Mark Emmert: Food rule 'absurd'

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NCAA president Mark Emmert said Friday that he was happy to take pressure off his organization and its member schools as the governing body's legislative council voted earlier this week to eliminate all previous restrictions on food for athletes.

"The biggest problem was, the NCAA has historically had all kinds of, I don't know how to describe it [except to say] dumb rules about food," Emmert said on ESPN Radio's "Mike & Mike" show. "The infamous one is you can provide between meals a snack, but you can't provide a meal. Well, then you got to define what's the difference between a snack and a meal? So it was literally the case that a bagel was defined as a snack -- unless you put cream cheese on it. Now it becomes a meal. That's absurd."

Emmert went on to say that "if UConn wants to feed Shabazz [Napier] breakfast in bed every day they can," but he made a point of saying that the new rules weren't brought about because of the Huskies guard's recent comments that sometimes he went to bed "starving."

The problem wasn't an issue only for schools, it was a burden on the NCAA, as well.

"We wind up having to enforce the stupid rule, which means you have to have someone watching if someone is putting cream cheese on a bagel," Emmert said.

Emmert told ESPN.com that if the deregulation of food gives some schools advantages over other schools, so be it.

"The notion that schools might compete by offering better quality food, that's not inherently a bad thing," Emmert said. "So let's compete over who can provide the best nutrition for a student-athlete. We compete over who can give them the best locker room. I'd rather they compete over who can give them the best nutrition. So will there be competition around that, I'm sure there will be, but I don't think that's a bad thing."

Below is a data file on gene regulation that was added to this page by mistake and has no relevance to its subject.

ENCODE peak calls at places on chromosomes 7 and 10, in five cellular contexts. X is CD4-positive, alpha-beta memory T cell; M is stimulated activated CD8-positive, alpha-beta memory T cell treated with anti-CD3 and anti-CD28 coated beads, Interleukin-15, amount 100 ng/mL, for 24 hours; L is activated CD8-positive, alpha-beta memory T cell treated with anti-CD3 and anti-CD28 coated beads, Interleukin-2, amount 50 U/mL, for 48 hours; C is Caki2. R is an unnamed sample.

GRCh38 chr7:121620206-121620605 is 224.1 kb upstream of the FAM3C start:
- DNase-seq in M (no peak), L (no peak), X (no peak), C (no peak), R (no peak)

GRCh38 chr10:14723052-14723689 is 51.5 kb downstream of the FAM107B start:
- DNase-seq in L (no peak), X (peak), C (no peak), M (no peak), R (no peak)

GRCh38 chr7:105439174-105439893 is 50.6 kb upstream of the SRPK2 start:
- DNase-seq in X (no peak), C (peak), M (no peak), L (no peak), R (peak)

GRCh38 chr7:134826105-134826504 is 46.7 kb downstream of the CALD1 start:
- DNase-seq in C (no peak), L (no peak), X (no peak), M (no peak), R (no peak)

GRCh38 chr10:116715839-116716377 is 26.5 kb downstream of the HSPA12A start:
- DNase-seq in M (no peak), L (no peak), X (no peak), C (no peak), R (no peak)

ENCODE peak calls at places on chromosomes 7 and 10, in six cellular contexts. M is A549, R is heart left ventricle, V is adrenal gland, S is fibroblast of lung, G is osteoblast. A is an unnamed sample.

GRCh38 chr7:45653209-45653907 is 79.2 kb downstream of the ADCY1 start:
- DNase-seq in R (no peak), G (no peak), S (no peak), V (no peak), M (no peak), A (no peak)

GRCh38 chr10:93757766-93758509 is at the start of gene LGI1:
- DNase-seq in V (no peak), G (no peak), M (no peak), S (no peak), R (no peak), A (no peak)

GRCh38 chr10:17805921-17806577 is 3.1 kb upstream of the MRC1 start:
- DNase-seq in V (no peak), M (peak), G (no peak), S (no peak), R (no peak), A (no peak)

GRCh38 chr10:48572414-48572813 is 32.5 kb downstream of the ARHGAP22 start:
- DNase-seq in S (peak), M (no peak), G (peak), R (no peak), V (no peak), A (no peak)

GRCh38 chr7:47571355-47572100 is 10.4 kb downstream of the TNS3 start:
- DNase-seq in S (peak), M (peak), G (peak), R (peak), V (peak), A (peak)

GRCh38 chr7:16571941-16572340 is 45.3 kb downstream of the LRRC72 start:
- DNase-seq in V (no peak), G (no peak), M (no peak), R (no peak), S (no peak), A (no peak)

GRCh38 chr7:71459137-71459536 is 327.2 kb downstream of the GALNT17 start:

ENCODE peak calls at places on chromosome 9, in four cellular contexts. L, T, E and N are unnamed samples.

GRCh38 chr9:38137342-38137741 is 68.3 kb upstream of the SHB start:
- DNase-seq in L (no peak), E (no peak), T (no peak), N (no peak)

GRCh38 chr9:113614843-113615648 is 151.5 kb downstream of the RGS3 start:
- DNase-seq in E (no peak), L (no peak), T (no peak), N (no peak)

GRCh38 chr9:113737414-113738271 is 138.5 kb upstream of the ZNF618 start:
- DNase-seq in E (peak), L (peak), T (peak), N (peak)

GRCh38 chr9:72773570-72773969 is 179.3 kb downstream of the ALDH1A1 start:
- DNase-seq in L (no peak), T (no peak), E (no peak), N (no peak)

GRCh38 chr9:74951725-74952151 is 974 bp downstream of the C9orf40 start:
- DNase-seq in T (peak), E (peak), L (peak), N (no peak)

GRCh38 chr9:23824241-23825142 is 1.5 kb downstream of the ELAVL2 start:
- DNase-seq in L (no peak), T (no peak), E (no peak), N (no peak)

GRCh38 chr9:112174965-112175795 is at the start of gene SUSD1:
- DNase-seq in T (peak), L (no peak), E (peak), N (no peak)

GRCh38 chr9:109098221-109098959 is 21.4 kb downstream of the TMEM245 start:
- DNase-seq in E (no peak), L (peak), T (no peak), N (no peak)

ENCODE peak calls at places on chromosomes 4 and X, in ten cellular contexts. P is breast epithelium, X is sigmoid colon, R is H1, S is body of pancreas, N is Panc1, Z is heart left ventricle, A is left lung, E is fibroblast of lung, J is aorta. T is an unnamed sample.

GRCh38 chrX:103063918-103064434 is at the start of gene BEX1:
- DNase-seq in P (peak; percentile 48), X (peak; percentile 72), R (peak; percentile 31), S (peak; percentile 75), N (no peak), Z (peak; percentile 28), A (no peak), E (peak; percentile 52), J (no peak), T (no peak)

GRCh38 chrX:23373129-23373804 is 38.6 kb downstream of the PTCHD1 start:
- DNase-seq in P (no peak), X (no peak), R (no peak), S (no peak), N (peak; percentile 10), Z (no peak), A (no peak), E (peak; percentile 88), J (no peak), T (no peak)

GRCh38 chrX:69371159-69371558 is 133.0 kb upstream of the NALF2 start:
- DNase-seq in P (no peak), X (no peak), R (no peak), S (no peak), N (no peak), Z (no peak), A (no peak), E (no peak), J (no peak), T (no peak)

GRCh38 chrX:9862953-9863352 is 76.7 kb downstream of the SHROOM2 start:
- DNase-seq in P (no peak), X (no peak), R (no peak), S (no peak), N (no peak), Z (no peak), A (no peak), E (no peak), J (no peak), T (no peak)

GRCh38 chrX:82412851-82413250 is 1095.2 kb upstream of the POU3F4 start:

Next week, Northwestern football players will vote on whether to form a union. For his part, Emmert said, "Most of the things that I saw Northwestern athletes asking for are either in place or on their way to being in place."

One issue brought up by former Northwestern quarterback Kain Colter in his hearing with the National Labor Relations Board was the idea of completely covering medical expenses. Emmert said the NCAA spends $20 million a year on premiums to cover a long-term disability insurance policy for athletes. The NCAA policy has covered some former athletes who were permanently disabled on the field of play during their college years for at least 20 years.

Emmert said that 2014 will be a year of progress, as he expects the NCAA to approve a measure that will cover the gap between a scholarship and the full cost of attendance. Emmert also said a vote will take place next week on a rule that will tack on an extra year at the end of the eligibility of a player who transfers and immediately has to sit out a season.

"You don't want to be punitive to an athlete who makes a change, obviously, but you don't want to have coaches recruiting people off other people's benches," Emmert said.

As the pressure mounts on the NCAA, with lawsuits and potential unionization of the Northwestern players, Emmert told ESPN.com he hopes the current model will survive.

"The reality is that the model serves more than a half a million students every year very well," Emmert said. "It produces $2.7 billion in scholarship support. Are there things we need to fix? You bet there are. But you don't throw that baby out with the bathwater. We have to find ways to change and improve without ruining that successful model.

"It's far too easy to look at this huge top-line revenue number and say 'Everyone is making money,' when the reality is that that top-line number supports a half a million kids."

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